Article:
The analysis of vacuum dates back to ancient Greece. Its existence was defended by Democritus (5th C. B.C.E.), whereas Aristotle (384-322 B.C.E.), while describing the universe as finite, staunchly denied that vacuum lay beyond its confines. Moreover, for Aristotle and his disciples, air had no weight and exerted no pressure.
In the Middle Ages, many peripatetics (Aristotelians) found it hard to reconcile the thesis of the logical impossibility of vacuum with Church dogmas. In the thirteenth century, scholastic philosophers and theologians challenged this concept, which they saw as the negation of divine omnipotence: if God had so wished, he could have produced vacuum. However, they replied that vacuum could not be produced in Nature with "natural" forces. Elaborating on the concepts of Aristotle's Physics, some medieval authors developed the theory of Nature's horror vacui [abhorrence of vacuum]: an inherent repugnance toward vacuum led Nature to employ all means to prevent its occurrence.
Among the first to propose innovative ideas on vacuum and air pressure was the Dutchman Isaac Beeckman (1588-1637). He accepted the existence of vacuum and recognized that air exerts pressure in every direction. Beeckman communicated these views to the French philosopher René Descartes (1596-1650), who vigorously denied the existence of vacuum. A lively, interesting discussion ensued between the two men.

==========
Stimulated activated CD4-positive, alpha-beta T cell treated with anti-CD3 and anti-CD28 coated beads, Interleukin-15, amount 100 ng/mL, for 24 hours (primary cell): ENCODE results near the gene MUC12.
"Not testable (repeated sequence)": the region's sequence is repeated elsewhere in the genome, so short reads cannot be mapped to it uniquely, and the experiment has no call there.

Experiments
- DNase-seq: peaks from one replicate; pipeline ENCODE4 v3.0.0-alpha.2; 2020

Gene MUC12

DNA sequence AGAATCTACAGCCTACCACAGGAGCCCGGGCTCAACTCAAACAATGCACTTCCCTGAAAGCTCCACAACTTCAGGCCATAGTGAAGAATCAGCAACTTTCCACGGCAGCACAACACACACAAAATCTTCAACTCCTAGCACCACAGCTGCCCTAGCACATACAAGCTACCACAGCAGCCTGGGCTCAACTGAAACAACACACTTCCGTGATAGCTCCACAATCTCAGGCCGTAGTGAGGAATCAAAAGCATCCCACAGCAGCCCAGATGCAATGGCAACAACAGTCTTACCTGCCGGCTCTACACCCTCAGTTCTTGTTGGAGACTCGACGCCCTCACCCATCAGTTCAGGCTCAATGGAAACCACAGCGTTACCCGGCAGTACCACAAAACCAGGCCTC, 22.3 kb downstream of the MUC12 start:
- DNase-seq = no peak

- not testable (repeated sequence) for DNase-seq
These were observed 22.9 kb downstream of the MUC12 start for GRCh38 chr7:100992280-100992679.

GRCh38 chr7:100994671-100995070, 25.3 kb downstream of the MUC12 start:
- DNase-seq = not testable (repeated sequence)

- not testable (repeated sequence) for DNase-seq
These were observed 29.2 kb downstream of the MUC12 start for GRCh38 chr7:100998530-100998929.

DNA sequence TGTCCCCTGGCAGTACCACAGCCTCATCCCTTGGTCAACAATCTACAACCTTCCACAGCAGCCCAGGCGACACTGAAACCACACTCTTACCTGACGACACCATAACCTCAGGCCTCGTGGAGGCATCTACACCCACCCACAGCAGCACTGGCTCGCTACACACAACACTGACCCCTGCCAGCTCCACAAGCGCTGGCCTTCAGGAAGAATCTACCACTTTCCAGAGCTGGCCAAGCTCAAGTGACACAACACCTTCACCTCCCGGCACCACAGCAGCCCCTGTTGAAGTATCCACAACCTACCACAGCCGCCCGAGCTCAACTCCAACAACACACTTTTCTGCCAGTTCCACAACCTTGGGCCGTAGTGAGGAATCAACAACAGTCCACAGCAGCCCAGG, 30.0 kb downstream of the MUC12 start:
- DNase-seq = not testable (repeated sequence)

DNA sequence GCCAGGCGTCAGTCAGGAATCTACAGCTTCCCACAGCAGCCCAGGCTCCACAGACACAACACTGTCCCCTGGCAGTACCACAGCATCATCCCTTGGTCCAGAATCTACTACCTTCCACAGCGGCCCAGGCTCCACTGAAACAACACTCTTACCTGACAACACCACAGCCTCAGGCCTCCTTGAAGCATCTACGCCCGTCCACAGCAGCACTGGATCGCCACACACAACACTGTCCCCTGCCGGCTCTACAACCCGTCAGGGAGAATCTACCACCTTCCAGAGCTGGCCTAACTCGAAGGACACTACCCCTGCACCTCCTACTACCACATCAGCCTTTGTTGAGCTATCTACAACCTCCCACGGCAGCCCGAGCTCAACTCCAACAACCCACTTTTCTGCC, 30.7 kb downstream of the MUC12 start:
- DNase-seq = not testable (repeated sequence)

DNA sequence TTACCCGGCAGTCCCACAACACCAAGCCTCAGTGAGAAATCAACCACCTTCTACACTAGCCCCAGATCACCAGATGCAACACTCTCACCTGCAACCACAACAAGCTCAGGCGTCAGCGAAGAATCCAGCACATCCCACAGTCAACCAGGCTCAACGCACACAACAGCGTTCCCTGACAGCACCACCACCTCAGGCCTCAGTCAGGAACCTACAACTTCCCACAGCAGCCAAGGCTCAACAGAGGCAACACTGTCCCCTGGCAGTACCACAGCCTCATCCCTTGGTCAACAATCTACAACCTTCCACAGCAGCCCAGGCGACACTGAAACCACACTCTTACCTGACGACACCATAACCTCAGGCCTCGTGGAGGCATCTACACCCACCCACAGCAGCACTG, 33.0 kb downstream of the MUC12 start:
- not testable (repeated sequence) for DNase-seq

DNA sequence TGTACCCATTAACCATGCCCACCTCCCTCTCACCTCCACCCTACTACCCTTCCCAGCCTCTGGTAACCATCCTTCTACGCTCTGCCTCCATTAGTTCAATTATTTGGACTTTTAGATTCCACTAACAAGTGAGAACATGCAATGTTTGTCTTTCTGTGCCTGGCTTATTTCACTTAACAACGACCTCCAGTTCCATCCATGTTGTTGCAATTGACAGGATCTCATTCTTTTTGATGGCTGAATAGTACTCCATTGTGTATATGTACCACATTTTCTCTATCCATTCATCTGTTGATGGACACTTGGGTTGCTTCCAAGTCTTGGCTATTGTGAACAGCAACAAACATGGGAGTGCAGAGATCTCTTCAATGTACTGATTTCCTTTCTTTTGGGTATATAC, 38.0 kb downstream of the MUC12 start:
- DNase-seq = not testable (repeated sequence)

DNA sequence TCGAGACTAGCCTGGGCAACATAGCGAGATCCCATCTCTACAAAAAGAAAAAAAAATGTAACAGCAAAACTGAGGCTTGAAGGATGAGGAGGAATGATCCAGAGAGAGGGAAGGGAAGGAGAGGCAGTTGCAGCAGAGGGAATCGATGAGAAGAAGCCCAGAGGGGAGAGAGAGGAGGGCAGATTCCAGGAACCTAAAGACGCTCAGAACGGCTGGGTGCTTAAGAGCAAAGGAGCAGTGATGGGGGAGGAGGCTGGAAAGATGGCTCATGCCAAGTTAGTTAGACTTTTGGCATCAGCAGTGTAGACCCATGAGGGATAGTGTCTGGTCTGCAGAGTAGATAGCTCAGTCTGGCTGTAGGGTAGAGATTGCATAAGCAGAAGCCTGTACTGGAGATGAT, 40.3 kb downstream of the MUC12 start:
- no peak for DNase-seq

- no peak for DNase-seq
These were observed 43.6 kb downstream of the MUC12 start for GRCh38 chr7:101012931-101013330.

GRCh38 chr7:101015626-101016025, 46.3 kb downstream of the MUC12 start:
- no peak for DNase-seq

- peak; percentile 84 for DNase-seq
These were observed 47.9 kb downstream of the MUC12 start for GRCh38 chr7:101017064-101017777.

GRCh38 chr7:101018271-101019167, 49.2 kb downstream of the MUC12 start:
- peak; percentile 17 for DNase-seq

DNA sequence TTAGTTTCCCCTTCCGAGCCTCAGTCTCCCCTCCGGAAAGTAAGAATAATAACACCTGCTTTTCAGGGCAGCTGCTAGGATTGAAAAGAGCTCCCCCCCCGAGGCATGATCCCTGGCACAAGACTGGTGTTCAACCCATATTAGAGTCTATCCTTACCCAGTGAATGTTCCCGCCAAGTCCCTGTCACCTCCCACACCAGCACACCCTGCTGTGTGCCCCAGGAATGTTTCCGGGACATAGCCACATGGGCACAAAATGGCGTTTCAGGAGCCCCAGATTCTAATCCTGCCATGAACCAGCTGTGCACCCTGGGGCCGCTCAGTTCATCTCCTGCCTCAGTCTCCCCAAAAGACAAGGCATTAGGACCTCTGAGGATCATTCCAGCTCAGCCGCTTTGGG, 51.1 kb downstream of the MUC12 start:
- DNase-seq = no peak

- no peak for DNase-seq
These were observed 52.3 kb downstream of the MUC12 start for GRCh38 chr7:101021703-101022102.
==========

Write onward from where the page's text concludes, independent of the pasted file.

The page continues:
One of the major contributions of Evangelista Torricelli (1608-1647) was to plunge the horror vacui theory into a final crisis. In a very famous experiment performed in Florence in 1644, Torricelli demonstrated not only that Nature did not abhor vacuum, but that vacuum was extremely simple to produce. The Torricellian experiment had epochal consequences. The discovery of vacuum was a deep scientific, philosophical, and cosmological trauma.
In the mid-seventeenth century, at the heart of the Scientific Revolution, the debate on vacuum and atmospheric pressure was a crucial episode in the discussions on the composition of matter and the nature of the universe. These sensitive issues were addressed by Galileo (1564-1642) and Descartes (1596-1650), Gassendi (1592-1655) and Hobbes (1588-1679), and Pascal (1623-1662) and Newton (1642-1727).
The improvements in the air pump fostered a better understanding of the physical nature of air; its chemical nature was not grasped until later. In pneumatics, the term vacuum denotes the absence of gas, for example in a glass bell-jar evacuated by means of a pump. We now know that absolute vacuum—i.e., the total absence of gas molecules in a vessel—is unattainable even with the most sophisticated modern pumps, and that an "empty" space still contains many millions of molecules. What is commonly called "vacuum" therefore refers to a state where the pressure is lower than normal atmospheric pressure.